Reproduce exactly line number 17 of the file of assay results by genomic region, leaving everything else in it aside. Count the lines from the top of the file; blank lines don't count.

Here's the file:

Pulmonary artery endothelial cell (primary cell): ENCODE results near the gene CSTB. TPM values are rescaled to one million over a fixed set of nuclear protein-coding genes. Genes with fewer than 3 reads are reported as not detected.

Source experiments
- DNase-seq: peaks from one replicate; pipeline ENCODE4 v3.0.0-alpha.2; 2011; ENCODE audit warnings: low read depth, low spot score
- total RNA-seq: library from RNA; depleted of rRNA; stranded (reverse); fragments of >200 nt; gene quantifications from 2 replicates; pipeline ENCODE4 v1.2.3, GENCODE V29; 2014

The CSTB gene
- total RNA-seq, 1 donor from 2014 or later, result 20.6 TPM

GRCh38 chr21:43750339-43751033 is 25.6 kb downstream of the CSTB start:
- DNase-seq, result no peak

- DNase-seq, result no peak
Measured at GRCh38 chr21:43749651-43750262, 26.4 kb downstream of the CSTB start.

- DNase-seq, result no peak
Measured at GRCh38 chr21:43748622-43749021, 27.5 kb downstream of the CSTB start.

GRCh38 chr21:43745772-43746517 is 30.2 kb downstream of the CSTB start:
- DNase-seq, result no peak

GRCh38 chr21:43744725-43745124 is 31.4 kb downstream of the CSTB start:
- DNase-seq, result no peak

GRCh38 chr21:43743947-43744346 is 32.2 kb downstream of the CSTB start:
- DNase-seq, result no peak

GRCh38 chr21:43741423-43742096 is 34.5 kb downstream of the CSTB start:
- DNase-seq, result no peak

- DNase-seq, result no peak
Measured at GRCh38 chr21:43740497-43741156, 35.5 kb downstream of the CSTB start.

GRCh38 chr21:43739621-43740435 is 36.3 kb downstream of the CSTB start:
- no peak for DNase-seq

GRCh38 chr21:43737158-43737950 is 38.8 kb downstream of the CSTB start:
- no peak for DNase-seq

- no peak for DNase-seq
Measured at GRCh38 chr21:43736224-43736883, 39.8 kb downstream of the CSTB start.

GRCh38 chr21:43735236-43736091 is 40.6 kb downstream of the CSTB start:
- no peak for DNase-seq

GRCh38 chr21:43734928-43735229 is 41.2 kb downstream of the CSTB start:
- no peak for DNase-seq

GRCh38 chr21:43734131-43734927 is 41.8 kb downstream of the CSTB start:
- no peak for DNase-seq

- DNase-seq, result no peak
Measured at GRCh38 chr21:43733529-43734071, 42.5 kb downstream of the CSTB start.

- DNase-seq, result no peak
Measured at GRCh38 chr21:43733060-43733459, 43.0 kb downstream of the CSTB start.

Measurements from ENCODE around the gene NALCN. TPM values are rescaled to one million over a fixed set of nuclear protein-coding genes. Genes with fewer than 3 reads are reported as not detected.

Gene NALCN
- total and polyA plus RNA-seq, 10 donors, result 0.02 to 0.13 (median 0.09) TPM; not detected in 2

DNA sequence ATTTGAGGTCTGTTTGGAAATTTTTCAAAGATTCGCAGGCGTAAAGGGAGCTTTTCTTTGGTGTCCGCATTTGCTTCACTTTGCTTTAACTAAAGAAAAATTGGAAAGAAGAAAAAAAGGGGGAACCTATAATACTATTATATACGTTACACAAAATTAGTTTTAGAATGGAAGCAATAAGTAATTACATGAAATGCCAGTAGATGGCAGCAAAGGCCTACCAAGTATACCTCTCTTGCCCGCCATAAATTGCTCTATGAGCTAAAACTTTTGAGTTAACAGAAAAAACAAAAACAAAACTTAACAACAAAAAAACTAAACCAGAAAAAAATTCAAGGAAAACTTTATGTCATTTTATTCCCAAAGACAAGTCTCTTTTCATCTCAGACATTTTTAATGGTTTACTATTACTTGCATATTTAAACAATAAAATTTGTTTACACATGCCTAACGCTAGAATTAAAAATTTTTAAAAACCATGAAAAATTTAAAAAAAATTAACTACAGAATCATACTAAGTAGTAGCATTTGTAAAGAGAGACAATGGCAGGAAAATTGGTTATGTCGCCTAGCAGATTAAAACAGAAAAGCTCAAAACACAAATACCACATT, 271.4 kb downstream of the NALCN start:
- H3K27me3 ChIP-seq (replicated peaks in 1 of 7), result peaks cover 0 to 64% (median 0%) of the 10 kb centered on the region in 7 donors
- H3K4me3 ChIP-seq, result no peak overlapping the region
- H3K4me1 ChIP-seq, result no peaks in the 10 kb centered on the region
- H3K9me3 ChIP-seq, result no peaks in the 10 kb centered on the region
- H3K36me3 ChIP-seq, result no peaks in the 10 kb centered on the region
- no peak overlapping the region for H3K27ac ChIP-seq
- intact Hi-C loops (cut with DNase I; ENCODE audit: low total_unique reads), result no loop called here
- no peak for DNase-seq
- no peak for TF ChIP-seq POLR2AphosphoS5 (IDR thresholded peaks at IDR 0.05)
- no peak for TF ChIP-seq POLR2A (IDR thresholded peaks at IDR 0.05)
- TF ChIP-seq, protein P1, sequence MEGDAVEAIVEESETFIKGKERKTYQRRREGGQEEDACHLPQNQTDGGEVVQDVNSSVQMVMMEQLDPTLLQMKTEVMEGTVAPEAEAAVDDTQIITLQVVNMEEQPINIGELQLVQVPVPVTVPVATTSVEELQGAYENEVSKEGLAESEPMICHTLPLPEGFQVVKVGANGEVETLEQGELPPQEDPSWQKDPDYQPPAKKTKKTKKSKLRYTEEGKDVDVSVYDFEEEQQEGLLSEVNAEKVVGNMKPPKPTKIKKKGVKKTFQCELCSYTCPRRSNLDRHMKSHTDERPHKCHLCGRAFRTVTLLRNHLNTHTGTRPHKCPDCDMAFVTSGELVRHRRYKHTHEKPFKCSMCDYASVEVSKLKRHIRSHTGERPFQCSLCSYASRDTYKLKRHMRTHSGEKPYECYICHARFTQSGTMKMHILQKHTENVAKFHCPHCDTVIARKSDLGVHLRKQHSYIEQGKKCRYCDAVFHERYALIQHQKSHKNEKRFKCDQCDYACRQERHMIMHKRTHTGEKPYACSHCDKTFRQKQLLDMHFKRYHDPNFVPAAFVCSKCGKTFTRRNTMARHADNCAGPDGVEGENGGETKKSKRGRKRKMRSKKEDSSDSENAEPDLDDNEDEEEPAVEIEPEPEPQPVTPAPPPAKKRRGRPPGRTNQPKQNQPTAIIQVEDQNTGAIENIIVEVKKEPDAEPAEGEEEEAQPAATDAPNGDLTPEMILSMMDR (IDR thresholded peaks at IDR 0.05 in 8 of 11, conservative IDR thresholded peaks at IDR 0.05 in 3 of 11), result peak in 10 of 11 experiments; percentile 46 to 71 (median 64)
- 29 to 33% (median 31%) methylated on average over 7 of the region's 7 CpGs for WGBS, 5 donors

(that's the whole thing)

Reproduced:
GRCh38 chr21:43743947-43744346 is 32.2 kb downstream of the CSTB start: